Multifunctional cationic host defence peptides and their clinical applications

  • Amy T. Y. Yeung
  • Shaan L. Gellatly
  • Robert E. W. Hancock
Multi-author review


With the rapid rise in the emergence of bacterial strains resistant to multiple classes of antimicrobial agents, there is an urgent need to develop novel antimicrobial therapies to combat these pathogens. Cationic host defence peptides (HDPs) and synthetic derivatives termed innate defence regulators (IDRs) represent a promising alternative approach in the treatment of microbial-related diseases. Cationic HDPs (also termed antimicrobial peptides) have emerged from their origins as nature’s antibiotics and are widely distributed in organisms from insects to plants to mammals and non-mammalian vertebrates. Although their original and primary function was proposed to be direct antimicrobial activity against bacteria, fungi, parasites and/or viruses, cationic HDPs are becoming increasingly recognized as multifunctional mediators, with both antimicrobial activity and diverse immunomodulatory properties. Here we provide an overview of the antimicrobial and immunomodulatory activities of cationic HDPs, and discuss their potential application as beneficial therapeutics in overcoming infectious diseases.


Host defence peptide Antimicrobial Immunomodulatory Immunity Infection Therapeutics Chemoattractant Inflammation 



Antimicrobial peptide


Bovine myeloid antimicrobial peptide 27


Cell-penetrating peptide


Cathelin-related antimicrobial peptide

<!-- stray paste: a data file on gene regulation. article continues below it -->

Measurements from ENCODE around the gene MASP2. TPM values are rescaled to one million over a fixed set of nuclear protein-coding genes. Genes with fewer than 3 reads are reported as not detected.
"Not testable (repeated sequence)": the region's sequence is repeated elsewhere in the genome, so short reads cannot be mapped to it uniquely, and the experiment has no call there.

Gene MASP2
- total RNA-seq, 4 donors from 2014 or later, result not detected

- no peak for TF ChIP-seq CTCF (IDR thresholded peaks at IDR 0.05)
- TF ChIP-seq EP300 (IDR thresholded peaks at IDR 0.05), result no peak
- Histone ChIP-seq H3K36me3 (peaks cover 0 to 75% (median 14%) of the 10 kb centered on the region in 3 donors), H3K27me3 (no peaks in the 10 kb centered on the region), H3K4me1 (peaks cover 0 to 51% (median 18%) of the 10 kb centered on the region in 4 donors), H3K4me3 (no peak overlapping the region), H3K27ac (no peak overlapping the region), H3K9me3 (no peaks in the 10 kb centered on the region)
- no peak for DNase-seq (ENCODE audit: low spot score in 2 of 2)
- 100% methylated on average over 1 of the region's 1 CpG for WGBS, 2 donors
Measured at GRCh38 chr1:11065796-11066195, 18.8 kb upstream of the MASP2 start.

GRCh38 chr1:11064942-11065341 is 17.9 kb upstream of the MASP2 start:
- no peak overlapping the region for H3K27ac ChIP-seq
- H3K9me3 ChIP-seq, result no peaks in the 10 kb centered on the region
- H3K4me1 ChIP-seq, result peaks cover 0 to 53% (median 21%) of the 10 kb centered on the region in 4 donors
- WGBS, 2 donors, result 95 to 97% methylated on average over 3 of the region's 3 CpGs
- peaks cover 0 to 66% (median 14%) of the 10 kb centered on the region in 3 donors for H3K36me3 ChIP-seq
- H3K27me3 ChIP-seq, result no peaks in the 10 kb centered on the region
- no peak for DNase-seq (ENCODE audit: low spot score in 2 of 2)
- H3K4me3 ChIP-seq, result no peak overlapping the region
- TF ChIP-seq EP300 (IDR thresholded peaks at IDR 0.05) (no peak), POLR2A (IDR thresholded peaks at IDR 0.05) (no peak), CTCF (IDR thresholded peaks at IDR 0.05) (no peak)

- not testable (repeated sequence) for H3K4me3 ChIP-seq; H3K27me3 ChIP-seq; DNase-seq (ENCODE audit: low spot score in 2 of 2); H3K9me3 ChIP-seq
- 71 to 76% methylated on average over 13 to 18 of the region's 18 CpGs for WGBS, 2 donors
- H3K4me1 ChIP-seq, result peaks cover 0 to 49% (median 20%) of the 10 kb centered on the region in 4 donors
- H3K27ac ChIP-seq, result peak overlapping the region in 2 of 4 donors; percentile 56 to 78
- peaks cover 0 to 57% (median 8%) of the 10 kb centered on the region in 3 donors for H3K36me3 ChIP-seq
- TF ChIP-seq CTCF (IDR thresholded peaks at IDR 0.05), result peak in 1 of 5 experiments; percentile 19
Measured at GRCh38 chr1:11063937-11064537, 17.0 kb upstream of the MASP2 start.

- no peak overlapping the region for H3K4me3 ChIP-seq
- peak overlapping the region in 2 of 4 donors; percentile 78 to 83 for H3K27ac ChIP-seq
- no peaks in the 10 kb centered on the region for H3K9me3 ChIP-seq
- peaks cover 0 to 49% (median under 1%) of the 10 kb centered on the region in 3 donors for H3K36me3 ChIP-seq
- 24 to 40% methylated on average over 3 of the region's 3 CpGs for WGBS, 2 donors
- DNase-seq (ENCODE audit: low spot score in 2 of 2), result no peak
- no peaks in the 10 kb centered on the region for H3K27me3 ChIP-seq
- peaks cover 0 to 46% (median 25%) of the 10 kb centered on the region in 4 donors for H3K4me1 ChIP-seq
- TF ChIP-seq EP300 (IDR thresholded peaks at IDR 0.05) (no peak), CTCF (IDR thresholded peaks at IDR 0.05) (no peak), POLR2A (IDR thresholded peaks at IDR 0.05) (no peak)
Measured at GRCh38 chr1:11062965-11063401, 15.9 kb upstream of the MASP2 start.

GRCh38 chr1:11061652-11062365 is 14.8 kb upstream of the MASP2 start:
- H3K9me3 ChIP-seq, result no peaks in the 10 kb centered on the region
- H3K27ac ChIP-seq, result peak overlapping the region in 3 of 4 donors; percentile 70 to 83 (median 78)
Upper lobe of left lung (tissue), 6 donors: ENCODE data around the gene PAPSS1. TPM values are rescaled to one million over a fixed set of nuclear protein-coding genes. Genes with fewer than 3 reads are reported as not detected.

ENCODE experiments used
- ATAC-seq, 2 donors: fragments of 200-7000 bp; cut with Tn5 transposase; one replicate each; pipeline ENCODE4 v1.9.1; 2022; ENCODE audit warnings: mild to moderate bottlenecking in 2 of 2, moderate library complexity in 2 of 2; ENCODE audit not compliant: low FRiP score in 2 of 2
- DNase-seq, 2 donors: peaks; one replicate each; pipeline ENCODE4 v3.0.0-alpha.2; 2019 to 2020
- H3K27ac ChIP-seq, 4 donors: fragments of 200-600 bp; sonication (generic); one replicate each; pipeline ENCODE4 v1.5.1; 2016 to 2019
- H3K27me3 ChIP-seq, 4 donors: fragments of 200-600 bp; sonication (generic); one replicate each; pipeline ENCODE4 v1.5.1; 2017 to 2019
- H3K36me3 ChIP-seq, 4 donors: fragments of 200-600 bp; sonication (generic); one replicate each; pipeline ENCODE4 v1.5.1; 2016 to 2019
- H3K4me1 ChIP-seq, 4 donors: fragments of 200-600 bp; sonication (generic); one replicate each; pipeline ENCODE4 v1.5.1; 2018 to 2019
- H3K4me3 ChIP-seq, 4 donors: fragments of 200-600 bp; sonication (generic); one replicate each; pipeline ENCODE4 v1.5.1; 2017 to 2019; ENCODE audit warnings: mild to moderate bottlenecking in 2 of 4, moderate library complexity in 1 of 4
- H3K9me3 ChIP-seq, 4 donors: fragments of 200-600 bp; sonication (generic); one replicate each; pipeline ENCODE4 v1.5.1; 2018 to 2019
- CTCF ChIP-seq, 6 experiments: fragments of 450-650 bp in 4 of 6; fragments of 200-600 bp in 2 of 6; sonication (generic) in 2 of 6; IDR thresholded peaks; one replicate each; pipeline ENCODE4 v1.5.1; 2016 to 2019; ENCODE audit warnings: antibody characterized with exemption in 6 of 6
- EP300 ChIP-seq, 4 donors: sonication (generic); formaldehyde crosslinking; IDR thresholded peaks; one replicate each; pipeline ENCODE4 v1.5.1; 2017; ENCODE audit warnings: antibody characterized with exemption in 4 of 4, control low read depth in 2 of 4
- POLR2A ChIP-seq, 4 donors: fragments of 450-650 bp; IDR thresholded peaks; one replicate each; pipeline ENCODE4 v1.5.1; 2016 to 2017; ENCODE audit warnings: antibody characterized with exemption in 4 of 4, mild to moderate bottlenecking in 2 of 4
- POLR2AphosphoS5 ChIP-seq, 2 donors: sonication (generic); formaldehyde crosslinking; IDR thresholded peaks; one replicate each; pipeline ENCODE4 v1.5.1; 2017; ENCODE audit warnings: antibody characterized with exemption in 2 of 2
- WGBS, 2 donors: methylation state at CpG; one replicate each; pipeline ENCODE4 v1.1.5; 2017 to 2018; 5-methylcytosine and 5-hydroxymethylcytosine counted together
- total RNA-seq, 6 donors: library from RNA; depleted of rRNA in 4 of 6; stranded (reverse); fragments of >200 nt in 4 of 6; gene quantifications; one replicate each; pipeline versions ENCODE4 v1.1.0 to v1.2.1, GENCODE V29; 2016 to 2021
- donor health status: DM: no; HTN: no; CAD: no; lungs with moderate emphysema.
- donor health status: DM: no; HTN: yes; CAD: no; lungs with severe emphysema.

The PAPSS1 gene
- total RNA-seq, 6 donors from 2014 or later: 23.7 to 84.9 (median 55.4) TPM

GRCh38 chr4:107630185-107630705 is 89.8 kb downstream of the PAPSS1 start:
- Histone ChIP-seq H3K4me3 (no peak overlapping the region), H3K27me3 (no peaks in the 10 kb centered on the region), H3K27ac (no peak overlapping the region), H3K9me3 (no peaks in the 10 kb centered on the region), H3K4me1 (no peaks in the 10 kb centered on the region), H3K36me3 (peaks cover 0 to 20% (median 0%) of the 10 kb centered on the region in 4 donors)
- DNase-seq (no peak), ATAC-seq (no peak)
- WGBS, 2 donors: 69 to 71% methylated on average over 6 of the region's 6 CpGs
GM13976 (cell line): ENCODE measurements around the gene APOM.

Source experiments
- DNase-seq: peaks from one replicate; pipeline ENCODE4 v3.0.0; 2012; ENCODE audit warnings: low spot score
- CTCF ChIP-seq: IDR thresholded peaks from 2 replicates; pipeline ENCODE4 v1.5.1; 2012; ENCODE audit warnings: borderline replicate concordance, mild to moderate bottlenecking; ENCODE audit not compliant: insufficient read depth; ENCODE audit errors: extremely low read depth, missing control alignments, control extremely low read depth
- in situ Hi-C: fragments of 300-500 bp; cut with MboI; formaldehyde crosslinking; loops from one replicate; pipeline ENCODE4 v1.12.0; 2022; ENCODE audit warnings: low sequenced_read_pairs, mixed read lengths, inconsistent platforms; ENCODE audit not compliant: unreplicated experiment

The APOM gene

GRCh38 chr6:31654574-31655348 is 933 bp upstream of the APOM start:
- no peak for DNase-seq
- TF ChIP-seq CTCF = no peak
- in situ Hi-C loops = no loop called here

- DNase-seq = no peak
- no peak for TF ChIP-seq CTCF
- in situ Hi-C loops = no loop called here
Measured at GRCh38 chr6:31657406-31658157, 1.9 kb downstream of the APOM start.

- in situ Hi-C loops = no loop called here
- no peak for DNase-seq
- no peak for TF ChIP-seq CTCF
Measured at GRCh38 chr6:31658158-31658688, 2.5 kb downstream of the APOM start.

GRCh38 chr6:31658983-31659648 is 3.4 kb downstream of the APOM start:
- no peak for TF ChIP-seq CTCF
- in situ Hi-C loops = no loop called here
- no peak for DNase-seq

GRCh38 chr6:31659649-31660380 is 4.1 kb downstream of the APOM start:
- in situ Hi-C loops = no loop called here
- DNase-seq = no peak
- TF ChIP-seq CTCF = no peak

Chemokine receptor 4


Human beta-defensin 1


Host defence peptide


Human lactoferrin


Innate defence regulator


Interleukin 10


Porcine myeloid antimicrobial peptide 23


Human cathelicidin (aka hCAP18)




Lipoteichoic acid


Minimum inhibitory concentration


Migenix 226 (aka Omeganan)


Trans-activating transcriptional factor (aka Tat)


Tumor necrosis factor alpha


Tumor necrosis factor alpha-induced protein 3 (aka A20)



We gratefully acknowledge financial support from Canadian Institutes for Health Research (CIHR). A.T.Y.Y. received studentships from Canadian Cystic Fibrosis Foundation (CCFF) and the Natural Sciences and Engineering Research Council of Canada (NSERC). R.E.W.H. holds a Canada Research Chair.


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Copyright information

© Springer Basel AG 2011

Authors and Affiliations

  • Amy T. Y. Yeung
    • 1
  • Shaan L. Gellatly
    • 1
  • Robert E. W. Hancock
    • 1
  1. 1.Department of Microbiology and Immunology, Centre for Microbial Diseases and Immunity ResearchUniversity of British ColumbiaVancouverCanada

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